The last few weeks have been full of little stuff; small things that we (in the periodicals dept) are working on to improve access to periodicals.
GetTeXt, Find It, or Get It?
Librarians named our SFX button/linking service “GetTeXt” quite awhile ago. The sad truth is, however (and anyone running a link resolver will understand this), that many times no full text is actually available. Many times interlibrary loan requests must be made. Or perhaps trips down a flight of stairs to the bound periodicals stacks. Inconveniences for sure. So, due consideration is being made to the possibility of changing the name of this service to “Find It” or “Get It” or maybe “Get It Occasionally”.
Marketing Journal Subscriptions
Twenty years ago Murphy Library subscribed to around 1600 journals and all were available only in print. As we prepare for another round of subscription renewals and possible cancellations, I noted today that we now subscribe to under 800 individual journals subscriptions. Our large package deals with Elsevier and Sage add thousands more titles, but the tide has definitely turned. Because all the full text content from aggregator databases (like Academic Search Premier) can sometimes obfuscate our individual subscriptions, I decided we should somehow highlight these or our users would never think to select one from a crowded GetTeXt menu. So, by adding a little extra text and an icon, our individual subscriptions now are listed first in our GetTeXt menu and will hopefully grab some much-deserved attention.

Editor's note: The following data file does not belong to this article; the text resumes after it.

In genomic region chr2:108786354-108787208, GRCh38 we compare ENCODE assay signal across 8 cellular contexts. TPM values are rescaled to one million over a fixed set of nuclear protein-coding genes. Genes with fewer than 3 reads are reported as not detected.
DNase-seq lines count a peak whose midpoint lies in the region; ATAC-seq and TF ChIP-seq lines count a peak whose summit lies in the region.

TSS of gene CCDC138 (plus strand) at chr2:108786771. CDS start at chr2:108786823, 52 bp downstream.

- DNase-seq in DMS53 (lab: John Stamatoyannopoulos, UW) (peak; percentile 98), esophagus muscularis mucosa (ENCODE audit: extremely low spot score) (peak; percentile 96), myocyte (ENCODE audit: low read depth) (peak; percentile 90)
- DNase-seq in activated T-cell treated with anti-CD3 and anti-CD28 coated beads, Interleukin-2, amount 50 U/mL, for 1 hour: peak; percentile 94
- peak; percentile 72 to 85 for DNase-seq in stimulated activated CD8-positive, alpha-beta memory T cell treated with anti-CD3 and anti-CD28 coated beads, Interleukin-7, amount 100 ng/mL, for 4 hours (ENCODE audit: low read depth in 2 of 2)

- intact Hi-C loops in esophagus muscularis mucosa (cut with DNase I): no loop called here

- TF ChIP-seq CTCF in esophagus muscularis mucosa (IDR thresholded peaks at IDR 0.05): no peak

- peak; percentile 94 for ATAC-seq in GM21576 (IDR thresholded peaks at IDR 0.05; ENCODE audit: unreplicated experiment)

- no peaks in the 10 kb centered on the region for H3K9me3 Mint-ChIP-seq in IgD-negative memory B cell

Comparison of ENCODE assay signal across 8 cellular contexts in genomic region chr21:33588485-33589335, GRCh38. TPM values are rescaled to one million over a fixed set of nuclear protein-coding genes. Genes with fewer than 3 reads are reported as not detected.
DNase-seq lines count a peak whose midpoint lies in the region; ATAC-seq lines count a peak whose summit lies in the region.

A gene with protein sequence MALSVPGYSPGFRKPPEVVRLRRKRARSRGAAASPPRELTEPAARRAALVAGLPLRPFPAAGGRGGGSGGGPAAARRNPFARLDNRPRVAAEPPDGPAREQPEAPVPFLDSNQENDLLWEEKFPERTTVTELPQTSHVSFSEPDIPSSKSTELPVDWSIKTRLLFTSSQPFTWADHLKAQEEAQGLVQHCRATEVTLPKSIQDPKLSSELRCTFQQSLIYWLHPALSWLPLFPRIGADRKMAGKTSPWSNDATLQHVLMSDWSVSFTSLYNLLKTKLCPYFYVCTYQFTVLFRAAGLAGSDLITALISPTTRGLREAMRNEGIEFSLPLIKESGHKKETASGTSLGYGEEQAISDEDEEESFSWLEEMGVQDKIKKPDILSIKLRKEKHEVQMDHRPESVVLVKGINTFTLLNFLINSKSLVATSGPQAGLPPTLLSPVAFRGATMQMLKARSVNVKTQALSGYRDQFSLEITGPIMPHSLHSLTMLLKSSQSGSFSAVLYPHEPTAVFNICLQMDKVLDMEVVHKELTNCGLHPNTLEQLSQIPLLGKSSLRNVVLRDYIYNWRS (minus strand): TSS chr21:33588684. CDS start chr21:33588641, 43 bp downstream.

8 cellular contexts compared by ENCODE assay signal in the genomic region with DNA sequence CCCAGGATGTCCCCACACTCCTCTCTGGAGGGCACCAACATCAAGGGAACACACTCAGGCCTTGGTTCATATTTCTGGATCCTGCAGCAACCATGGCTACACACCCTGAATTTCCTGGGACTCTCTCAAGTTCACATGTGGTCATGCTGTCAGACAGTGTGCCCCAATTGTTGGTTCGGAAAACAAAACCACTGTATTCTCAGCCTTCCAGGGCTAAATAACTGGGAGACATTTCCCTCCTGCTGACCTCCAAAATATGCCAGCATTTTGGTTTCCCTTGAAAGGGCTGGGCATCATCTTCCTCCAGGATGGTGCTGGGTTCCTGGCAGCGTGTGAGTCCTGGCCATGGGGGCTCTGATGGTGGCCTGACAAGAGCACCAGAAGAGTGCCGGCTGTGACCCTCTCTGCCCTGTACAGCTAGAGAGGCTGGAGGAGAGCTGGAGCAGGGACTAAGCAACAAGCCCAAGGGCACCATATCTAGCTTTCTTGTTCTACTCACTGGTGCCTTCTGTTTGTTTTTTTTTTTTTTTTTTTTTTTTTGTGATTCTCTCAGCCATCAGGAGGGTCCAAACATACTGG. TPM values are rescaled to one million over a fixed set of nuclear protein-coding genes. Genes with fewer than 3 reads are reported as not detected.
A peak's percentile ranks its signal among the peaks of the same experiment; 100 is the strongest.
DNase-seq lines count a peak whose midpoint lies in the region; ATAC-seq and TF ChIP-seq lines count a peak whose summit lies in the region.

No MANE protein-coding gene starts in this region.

Locating Print/Microform Titles
Another annoyance fixed was better labeling for our print/microform periodicals locations in GetTeXt. For example, simply labeling the location as “bound periodicals” does little to actually inform users where they need to go to locate the item. Our resolution was to add a small graphic that links into a new window showing a floor plan. Another very small fix that we hope will make locating our titles much easier.
I just ran into a great tutorial on how to use Zotero from Jacob Glenn over at the University of Michigan. I’ve had Zotero loaded for months, but haven’t gotten very far with it until I cruised through this tutorial. Thanks Jacob! I was really impressed with Zotero’s citation quality and I plan to teach students about Zotero next fall. If you haven’t downloaded Zotero yet, now is a great time to check out this fabulous citation manager. Oh, and it’s free!